Holy Cross Energy, an electric cooperative in western Colorado, used GIS technology to help update and correct its billing system for the cost of street and security lighting—a move that is saving the utility and some of its customers hundreds of dollars per month.
A member-owned cooperative founded in 1939, Holy Cross Energy serves more than 55,000 meters in communities such as Vail, Aspen, and Beaver Creek.
The utility's security and streetlight project involved digitally mapping security lights and streetlights within its service area using GPS, aerial photographs, and a custom web mapping application powered by Esri's ArcGIS technology. The project started in May 2010 after Holy Cross Energy staff determined that the utility's maps needed to be updated with the exact location of street and security lights. Staff started with various levels of information in its billing system and incorrect or missing map information.
First, the utility sent crews into the field to collect the exact GPS location for each streetlight.
In the past, the locations of street and security lights were created without GPS points. Some streetlight locations were created in previous CAD programs. In other cases, the location of a streetlight was entered into the GIS based on proximity to the billing address on file. Some security lights in rural areas, such as county roads, were not shown at all.
Meter supervisor Tonya Warmenhoven started the security and streetlight project by going into the field with a laptop that was loaded with software, including a custom map, from Esri and Esri partner Futura. During her on-site evaluation, she was able to find lights according to GPS location and mark the locations on paper maps. Later in the project, the utility's GIS team created a web application to make paper maps unnecessary. Some regions of the project area did not rely on GPS points because the aerial images provided enough detail. In those cases, Warmenhoven e-mailed the GIS analyst marked-up screen shots of areas. The GIS analyst, in turn, placed points into ArcGIS according to the sketch.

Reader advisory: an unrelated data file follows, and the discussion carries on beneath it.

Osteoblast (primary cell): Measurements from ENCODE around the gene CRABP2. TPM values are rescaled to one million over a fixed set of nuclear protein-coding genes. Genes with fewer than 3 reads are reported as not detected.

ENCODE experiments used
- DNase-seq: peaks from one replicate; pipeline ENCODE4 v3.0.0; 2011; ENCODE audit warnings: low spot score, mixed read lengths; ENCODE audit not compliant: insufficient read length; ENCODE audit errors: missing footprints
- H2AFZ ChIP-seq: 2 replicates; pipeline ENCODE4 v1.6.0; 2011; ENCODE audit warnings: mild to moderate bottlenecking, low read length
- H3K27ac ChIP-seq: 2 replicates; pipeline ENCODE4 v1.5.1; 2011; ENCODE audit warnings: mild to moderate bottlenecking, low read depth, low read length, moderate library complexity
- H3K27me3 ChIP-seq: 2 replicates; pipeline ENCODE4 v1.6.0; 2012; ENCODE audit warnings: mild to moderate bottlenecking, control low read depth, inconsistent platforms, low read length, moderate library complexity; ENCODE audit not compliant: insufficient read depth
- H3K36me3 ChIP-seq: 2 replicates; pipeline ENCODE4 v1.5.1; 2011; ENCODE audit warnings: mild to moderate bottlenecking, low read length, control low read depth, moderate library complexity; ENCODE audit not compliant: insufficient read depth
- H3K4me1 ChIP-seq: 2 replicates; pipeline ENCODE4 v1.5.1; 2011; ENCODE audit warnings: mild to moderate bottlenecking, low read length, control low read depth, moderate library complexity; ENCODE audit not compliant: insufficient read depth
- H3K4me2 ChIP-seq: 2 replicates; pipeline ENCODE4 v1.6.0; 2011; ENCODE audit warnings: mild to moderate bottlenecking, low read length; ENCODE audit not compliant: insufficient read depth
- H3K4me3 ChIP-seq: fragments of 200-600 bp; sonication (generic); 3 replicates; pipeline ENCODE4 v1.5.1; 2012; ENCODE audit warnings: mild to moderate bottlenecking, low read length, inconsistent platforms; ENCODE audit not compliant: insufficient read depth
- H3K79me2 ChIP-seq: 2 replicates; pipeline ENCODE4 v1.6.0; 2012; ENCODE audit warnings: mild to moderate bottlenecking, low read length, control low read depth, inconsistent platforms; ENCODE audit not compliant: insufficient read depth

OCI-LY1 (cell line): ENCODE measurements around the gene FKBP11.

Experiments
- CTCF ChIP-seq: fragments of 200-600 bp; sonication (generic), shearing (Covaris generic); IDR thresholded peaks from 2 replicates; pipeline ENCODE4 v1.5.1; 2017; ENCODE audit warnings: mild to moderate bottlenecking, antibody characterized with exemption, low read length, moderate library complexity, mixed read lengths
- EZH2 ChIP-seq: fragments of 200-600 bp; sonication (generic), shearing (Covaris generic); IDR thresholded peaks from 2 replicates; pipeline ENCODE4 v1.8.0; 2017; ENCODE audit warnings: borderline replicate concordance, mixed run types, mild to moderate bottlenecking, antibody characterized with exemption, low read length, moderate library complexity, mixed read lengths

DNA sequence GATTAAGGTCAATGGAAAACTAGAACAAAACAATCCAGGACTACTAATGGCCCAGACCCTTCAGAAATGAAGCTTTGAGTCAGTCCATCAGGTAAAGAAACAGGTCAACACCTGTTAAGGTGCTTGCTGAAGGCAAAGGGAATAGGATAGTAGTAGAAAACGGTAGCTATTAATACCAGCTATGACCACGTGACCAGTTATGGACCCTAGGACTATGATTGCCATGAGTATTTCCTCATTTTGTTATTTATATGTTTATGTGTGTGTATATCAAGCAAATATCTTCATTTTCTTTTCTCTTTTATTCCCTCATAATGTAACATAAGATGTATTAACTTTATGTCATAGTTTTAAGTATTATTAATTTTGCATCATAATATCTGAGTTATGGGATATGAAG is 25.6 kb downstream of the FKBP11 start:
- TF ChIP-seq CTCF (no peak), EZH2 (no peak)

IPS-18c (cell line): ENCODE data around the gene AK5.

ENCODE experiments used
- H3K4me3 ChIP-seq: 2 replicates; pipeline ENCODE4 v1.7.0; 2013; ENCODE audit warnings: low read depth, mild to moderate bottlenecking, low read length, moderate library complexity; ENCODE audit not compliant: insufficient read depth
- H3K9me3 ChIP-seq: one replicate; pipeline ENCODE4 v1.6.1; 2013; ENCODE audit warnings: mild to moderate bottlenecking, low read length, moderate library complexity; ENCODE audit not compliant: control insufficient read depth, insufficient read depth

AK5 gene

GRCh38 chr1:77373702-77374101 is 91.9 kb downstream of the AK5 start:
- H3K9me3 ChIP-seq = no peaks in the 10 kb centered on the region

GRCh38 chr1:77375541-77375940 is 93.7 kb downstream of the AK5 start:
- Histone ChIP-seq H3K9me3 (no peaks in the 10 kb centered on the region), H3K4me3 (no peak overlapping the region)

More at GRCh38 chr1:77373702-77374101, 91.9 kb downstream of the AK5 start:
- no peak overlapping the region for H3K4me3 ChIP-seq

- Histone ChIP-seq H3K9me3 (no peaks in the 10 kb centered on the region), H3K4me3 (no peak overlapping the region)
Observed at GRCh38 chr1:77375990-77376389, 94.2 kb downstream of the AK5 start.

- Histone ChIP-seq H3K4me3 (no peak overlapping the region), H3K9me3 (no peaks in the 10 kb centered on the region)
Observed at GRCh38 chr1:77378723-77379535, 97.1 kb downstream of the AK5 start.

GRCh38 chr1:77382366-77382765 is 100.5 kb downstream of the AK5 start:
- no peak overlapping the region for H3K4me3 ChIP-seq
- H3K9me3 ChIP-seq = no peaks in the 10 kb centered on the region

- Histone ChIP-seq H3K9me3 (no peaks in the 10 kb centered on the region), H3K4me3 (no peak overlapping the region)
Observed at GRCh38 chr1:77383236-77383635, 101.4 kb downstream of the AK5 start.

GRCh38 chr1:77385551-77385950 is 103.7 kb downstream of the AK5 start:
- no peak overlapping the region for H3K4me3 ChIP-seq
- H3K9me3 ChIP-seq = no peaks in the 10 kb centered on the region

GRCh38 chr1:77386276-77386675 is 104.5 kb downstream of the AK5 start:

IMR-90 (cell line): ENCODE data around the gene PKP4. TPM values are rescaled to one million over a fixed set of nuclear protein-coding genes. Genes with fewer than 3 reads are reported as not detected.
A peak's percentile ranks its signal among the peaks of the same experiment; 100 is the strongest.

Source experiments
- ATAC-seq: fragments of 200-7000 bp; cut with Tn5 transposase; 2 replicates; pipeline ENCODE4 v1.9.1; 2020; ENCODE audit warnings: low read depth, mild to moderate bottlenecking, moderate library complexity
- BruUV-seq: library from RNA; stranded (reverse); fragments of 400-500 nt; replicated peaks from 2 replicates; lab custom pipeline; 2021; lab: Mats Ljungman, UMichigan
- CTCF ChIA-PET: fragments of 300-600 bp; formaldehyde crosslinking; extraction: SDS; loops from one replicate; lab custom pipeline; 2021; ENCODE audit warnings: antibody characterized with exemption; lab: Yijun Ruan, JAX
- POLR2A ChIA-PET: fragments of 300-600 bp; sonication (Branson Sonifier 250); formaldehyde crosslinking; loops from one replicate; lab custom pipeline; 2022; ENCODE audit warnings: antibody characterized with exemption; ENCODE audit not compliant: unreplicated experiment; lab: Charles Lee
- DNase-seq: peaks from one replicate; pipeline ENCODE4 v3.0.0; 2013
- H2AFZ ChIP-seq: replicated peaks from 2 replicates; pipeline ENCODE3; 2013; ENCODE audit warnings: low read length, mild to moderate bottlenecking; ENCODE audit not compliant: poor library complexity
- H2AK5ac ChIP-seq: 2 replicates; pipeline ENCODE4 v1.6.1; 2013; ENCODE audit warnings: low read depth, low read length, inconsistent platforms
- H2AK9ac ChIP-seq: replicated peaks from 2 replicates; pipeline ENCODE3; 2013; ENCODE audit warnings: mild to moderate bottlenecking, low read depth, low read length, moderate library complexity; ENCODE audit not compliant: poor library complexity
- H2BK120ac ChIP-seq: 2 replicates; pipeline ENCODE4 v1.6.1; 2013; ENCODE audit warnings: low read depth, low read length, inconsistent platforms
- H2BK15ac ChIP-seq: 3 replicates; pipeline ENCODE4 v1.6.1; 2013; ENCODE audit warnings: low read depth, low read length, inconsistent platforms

As the project progressed, Holy Cross graduated to using ArcGIS for Server with a custom web editing application. Warmenhoven could then enter all the data herself, eliminating the steps of marking paper maps and e-mailing updates to the GIS analyst. Using the web editing application, Warmenhoven could edit the light features only to ensure that she did not inadvertently update another feature. She was pleased to have complete control over editing the light features with a next-day turnaround of the data for everyone in the company.
Meter supervisors can now update the GIS and complete their work faster, as the updates do not have to be made by the GIS analyst. In an upgrade to the initial project process, Holy Cross has eliminated the process of marking up paper maps and sending them to the GIS analyst. All edits can be made through the web application hosted at the company's main office in Glenwood Springs. This only requires access to a web browser at the satellite office where Warmenhoven works. The new process saves Holy Cross four labor hours each week.
The updated information has helped to improve accuracy in the utility's billing system by ensuring that all street and security lights are properly accounted for and billed. Throughout the utility's service area, towns and subdivisions have benefited from the cleanup of streetlight data and accounting.
"We have saved $442 per month for one of the towns we serve, as they were paying for devices that no longer existed and were paying for higher wattage bulbs than they should have been, "Warmenhoven said. "An association in our service area, on the other hand, had been getting free power for its streetlights and lighted address markers for at least 10 years. They are now billed $600 per month for 178 new devices we have added."
Holy Cross Energy has benefited by having correct information to provide to its consumers and its billing department. Service and billing personnel now have precise data about devices in the field. In the past, field crews would have had to call the billing department to get information about street and security lights. Now they have access to that data via laptops in the line trucks.
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